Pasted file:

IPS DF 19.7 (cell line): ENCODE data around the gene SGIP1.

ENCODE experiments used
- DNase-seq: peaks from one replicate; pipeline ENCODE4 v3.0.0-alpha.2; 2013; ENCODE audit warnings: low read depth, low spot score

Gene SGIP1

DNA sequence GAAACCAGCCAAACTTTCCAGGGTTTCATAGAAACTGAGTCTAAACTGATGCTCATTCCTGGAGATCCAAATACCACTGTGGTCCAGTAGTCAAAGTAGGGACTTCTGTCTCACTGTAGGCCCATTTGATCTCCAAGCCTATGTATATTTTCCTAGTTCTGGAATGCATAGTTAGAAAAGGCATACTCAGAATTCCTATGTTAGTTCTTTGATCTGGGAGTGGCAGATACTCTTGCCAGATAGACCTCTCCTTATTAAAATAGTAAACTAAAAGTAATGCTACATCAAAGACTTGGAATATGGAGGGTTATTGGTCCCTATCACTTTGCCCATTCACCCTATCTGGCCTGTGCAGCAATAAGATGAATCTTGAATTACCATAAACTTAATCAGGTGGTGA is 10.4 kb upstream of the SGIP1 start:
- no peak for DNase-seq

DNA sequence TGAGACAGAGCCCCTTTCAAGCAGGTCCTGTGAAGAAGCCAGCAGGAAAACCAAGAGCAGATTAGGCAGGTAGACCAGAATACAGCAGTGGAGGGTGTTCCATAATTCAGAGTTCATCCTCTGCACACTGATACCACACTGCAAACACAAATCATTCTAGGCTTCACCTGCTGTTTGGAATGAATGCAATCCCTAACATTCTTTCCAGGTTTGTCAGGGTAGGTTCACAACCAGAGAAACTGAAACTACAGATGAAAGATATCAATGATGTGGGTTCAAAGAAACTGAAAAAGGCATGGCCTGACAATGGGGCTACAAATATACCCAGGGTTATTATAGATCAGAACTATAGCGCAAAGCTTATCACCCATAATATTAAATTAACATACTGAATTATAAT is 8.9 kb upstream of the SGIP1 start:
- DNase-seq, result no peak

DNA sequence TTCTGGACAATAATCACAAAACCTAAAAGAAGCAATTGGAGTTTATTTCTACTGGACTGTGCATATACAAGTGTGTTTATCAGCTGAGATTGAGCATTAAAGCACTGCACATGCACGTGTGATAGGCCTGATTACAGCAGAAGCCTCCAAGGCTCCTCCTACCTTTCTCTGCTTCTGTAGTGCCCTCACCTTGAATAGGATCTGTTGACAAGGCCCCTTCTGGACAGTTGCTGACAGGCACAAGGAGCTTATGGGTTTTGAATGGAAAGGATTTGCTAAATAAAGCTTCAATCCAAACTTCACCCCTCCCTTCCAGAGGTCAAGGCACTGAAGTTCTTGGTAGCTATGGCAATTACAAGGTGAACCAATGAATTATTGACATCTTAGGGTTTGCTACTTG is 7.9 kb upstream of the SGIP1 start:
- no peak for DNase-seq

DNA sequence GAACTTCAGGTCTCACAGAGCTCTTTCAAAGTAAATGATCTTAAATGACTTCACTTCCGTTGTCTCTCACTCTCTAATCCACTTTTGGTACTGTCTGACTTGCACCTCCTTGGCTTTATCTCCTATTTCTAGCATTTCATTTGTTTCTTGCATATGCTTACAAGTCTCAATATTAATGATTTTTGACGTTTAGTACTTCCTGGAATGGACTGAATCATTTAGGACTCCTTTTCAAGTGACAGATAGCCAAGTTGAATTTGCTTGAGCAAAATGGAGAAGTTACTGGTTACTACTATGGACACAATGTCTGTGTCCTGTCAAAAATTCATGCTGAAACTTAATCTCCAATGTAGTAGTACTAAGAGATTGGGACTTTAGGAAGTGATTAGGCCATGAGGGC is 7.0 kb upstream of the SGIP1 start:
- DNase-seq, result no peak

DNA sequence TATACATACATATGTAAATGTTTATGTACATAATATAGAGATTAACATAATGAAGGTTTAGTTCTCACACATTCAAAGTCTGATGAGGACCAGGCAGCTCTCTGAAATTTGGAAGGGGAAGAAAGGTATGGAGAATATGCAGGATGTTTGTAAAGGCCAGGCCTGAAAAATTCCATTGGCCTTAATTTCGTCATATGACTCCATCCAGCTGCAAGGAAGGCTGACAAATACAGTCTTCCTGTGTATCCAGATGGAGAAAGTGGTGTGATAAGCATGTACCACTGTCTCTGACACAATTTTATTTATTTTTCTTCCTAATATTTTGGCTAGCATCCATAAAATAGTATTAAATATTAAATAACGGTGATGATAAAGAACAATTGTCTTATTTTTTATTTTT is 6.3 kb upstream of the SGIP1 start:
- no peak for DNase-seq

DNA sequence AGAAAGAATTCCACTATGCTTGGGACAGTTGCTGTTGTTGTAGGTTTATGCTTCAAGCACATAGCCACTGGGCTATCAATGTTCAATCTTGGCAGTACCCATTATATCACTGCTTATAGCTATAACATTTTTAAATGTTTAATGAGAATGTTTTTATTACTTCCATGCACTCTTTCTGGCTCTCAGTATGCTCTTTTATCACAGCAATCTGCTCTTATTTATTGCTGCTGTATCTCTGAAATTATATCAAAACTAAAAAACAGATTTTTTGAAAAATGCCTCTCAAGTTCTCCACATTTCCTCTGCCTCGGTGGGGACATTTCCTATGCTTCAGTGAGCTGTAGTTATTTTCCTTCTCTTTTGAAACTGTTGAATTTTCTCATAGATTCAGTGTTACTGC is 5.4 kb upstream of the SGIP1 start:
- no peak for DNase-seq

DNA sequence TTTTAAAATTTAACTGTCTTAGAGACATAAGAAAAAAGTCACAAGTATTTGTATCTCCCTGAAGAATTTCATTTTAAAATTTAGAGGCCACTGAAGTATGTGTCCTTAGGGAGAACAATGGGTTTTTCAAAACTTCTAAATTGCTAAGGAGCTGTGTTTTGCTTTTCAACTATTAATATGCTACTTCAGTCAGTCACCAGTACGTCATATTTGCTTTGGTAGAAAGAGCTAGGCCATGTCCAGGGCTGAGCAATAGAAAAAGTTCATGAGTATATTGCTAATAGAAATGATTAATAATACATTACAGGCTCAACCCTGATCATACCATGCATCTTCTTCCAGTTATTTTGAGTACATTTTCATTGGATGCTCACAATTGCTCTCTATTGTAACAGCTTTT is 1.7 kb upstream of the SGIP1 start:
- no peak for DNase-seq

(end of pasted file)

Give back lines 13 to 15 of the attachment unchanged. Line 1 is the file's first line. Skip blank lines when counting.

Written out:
DNA sequence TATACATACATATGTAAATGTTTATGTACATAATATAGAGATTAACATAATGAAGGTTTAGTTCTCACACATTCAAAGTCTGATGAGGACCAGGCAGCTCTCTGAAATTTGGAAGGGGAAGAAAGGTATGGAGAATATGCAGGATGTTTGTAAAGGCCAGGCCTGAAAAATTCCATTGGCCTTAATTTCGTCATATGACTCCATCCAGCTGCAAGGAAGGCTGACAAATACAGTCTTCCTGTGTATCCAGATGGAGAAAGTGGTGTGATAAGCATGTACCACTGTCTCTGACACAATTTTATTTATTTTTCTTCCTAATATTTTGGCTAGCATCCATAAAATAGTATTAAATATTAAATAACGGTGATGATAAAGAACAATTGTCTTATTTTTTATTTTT is 6.3 kb upstream of the SGIP1 start:
- no peak for DNase-seq

DNA sequence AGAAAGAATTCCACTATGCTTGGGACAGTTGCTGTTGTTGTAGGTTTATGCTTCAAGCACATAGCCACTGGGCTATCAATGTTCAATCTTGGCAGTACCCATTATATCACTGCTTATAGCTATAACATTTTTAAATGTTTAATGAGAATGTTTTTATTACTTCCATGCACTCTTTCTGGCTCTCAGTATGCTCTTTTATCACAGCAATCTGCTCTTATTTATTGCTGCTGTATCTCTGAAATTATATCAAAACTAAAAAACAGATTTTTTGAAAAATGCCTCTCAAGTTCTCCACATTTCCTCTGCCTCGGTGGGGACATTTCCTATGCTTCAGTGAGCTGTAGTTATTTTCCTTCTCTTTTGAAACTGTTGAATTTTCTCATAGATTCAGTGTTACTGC is 5.4 kb upstream of the SGIP1 start: